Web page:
Beyond the Buzzwords: How AI and Advancing Diagnostic Technologies Will Transform Early Bladder Cancer Care

Over the past few years, artificial intelligence (AI) has gone from sci-fi prophecies to real-life application. And it’s accelerating fast. But as with any novel technology, it’s important to look beyond extreme examples and instead focus on the realistic practicalities of AI – and where its application might lead. 

Healthcare – with its need for advanced resources and efficiency – is seemingly a perfect home for AI. But the sector has been slow on digitalizing, let alone bringing in such game-changing technologies. Yet gradually, as healthcare facilities around the world digitalize their processes, we’re seeing not just a new way of getting results, but a new way of thinking.

This is now being demonstrated in bladder cancer care with advanced tools emerging that soon expect to become the new norm. In uro-oncology, AI can have a variety of utilities, such as aiding pre-surgical planning through 3D-imaging, and improving the quality of procedures through augmented reality guidance.1,2 In addition, utilizing AI in diagnostics can provide support through real-time tumor detection, histological categorization, risk stratification, and treatment planning.3,4

So, how can AI and diagnostic technologies help when it comes to the care pathway in non-muscle-invasive bladder cancer (NMIBC)? To see the potential in this field, it’s important to first understand the context of the disease itself.

Why is it crucial to address challenges in NMIBC?

NMIBC remains a major health concern worldwide. In fact, recurrences and progression to muscle invasive bladder cancer (MIBC) affect nearly half of the diagnosed NMIBC population, potentially due to misdiagnosis, delay of diagnosis and incomplete resection of tumors.5–7 In NMIBC, missing early recurrence of high-risk lesions may lead to substantial delay of appropriate treatments, which may have a detrimental impact on disease prognosis.8–10

NMIBC reportedly has the highest lifetime cancer treatment costs per patient due to the frequency of procedures and interventions11,12

A delay in bladder cancer diagnosis is more common among women and patients in rural or resource-poor areas13,14

So what can be done to address this? Accurate, timely diagnosis and prediction of recurrence and progression is essential in NMIBC management,12 and advanced tools that can help us to achieve this are key4 – this is where the use of AI is beginning to show promise.4,12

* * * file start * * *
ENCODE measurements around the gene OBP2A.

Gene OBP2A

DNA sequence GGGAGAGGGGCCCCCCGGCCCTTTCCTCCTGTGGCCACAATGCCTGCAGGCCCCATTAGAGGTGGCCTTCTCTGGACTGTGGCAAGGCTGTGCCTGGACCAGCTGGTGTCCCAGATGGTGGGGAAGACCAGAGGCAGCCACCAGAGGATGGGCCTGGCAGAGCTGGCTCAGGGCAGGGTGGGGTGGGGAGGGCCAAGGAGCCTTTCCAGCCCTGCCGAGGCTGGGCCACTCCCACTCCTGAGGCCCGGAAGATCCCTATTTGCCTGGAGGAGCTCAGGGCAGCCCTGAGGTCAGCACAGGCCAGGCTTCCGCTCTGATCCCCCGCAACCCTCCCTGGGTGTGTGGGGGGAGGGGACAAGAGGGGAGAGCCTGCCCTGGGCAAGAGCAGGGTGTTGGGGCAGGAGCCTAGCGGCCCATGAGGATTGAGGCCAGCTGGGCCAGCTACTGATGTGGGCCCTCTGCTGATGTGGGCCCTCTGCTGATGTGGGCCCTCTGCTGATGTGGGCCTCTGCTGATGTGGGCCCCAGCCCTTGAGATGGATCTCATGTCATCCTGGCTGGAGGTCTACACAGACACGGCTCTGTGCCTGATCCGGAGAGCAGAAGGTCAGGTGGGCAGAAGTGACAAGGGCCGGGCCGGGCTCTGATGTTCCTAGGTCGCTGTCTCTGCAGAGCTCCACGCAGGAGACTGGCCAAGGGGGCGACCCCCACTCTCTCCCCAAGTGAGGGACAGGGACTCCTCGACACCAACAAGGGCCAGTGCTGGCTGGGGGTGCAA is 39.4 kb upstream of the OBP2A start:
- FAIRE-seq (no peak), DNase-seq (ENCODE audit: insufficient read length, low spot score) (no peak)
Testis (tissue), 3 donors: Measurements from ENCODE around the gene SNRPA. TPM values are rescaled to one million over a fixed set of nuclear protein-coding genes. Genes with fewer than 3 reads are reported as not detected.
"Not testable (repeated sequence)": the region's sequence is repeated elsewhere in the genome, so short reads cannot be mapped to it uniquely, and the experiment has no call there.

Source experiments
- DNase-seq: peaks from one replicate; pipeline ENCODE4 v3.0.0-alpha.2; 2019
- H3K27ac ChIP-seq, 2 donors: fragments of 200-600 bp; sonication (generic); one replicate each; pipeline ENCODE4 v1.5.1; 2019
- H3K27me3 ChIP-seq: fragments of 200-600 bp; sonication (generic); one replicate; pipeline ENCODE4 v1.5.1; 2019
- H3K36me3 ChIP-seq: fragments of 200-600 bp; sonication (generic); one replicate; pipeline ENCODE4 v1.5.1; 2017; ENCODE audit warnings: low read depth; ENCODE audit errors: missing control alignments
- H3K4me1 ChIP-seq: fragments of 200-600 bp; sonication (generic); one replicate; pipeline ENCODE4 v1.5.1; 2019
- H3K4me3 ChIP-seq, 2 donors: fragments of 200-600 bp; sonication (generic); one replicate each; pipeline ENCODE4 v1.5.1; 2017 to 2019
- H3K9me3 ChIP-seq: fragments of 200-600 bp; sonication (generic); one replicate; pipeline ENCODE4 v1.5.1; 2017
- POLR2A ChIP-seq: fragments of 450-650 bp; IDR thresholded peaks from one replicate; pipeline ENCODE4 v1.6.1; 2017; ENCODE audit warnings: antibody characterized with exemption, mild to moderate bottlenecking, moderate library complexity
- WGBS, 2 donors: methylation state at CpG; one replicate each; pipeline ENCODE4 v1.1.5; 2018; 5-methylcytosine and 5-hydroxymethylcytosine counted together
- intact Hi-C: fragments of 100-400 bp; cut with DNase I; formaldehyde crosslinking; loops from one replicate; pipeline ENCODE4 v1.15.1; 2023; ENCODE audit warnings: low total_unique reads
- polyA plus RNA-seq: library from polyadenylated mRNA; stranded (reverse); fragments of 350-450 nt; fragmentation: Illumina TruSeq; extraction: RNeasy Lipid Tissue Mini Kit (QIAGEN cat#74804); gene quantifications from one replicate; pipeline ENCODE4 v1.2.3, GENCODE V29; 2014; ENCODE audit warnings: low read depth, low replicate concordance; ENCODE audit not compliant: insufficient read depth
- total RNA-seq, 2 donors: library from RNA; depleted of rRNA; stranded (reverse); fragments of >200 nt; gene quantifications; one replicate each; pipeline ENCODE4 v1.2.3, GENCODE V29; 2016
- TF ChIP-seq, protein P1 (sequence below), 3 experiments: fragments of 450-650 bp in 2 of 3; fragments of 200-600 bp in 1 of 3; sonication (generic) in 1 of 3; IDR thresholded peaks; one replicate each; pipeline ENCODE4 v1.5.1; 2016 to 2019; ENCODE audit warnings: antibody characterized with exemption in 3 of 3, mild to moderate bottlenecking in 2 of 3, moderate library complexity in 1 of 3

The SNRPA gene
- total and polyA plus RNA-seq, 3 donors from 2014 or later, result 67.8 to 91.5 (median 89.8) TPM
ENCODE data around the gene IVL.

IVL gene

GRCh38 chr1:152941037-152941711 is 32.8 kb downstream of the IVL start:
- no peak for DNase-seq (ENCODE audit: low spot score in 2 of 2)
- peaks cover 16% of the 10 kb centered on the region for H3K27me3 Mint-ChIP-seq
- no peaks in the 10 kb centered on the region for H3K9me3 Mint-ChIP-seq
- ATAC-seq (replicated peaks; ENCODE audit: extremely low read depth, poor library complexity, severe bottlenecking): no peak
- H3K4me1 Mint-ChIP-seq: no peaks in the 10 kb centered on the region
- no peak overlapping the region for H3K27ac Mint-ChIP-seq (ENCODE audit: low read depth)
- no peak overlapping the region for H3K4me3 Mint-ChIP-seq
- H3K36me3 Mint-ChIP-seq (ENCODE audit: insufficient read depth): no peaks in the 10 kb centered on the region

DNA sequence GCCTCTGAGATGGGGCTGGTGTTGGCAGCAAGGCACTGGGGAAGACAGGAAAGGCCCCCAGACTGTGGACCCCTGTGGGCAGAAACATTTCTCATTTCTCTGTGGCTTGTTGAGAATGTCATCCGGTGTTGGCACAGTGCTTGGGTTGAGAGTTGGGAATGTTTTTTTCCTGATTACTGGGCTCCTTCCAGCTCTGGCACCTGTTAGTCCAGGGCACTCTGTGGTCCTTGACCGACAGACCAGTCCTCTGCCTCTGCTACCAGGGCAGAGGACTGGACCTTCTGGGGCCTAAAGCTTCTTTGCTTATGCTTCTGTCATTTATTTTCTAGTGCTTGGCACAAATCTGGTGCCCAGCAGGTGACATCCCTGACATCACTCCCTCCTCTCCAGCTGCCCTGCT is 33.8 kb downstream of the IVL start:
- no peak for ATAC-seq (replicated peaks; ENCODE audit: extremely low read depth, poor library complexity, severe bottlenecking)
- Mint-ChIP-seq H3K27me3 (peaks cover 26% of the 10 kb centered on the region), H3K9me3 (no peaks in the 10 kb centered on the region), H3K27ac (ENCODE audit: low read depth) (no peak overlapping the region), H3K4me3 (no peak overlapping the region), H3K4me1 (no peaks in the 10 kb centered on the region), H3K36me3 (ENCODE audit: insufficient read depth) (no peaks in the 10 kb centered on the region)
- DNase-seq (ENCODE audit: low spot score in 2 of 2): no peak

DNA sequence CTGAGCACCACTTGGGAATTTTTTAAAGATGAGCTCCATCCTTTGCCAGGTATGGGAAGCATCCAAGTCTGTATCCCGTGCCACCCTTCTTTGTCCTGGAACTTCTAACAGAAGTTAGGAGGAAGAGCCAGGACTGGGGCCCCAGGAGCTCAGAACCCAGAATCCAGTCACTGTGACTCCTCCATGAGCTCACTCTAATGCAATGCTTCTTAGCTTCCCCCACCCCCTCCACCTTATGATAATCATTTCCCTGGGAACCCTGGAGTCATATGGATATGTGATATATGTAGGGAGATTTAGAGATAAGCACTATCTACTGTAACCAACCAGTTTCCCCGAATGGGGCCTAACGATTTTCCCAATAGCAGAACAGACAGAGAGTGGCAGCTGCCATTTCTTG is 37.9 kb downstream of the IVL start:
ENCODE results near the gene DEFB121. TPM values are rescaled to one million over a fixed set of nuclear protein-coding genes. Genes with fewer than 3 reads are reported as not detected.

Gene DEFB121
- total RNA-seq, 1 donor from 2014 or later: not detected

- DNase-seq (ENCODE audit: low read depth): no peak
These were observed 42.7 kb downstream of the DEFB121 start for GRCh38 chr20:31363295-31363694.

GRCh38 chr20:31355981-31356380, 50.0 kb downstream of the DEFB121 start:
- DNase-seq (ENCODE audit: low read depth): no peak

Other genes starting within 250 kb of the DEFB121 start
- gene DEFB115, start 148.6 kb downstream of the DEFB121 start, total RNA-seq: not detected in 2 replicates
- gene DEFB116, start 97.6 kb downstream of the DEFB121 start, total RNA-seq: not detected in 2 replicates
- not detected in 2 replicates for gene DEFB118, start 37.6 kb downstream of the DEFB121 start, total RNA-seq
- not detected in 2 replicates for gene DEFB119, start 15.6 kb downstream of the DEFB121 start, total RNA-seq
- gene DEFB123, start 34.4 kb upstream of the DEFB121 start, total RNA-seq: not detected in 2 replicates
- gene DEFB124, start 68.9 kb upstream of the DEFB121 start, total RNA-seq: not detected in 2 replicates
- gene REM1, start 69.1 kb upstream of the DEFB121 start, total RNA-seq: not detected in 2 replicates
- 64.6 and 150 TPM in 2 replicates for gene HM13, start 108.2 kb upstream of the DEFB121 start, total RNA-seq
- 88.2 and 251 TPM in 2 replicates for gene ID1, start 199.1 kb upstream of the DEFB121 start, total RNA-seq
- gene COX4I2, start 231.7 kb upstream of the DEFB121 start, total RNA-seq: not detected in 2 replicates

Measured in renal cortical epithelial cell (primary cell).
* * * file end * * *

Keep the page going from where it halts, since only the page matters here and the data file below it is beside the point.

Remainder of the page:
The need for early, accurate diagnosis and improved risk stratification

Expert consensus and NMIBC guidelines are aligned on there being a need for improving the overall quality of NMIBC care and diagnostics in particular.15,16

Identifying patients’ risk factors, or ‘risk stratification’, is vital when planning, predicting prognosis and outcomes, and managing treatment for NMIBC.17 However, current models to support risk stratification have limitations. There’s no universally accepted standard, and the significance of various risk factors used in such models isn’t always clear.18,19 Current models also still largely exclude molecular and genomic profiling of bladder tumors17,20 – factors which can be crucial for identifying a targeted treatment approach. This can lead to delayed or suboptimal treatment – resulting in worse outcomes for NMIBC patients and higher costs of care.18

Early and precise diagnosis of NMIBC is essential for accurate risk stratification, decision making and treatment planning. This in turn may enhance the effectiveness of treatment, by identifying patients who are unlikely to benefit from specific treatments and avoiding unnecessary procedures – leading to more cost-effective care.21,22

Shifting to a precision-based approach in NMIBC

Improving diagnostic precision is becoming increasingly important in NMIBC. NMIBC care is just starting to tap into modern technologies like advanced genetic testing and is expected to further shift with the emergence of new targeted treatment options and technological advancements like AI.23

What is precision diagnostics in NMIBC?

Precision diagnostics doesn’t just consider the clinical presentation and traditional risk factors, it allows a more thorough understanding of the genetic and molecular characteristics of tumors and identifies abnormalities that might be causing it to be more aggressive.24

How? By utilizing current conventional diagnostics such as radiology and cystoscopy, in combination with emerging tools including next-generation imaging techniques, biomarkers based on immunohistochemistry, next-generation sequencing (NGS), multi-omics, and leveraging artificial intelligence (AI)/machine learning (ML).24


A precision-based approach aims to get greater effectiveness from treatment and less off-target effects. The rapid advancement of technologies, the shift towards precision medicine and emerging novel targeted treatments in NMIBC all drive the renewed emphasis of the importance of the diagnostic process.